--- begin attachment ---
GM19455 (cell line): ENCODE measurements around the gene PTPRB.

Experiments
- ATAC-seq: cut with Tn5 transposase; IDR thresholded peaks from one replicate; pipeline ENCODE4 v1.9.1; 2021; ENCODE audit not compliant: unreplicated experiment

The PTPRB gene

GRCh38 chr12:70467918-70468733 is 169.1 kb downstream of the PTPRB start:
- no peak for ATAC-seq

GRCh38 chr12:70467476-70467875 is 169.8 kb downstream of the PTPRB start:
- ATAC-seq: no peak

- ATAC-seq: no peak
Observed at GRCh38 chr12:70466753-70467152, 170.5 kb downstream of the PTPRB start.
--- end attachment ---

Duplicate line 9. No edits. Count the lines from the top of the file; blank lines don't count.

- ATAC-seq: no peak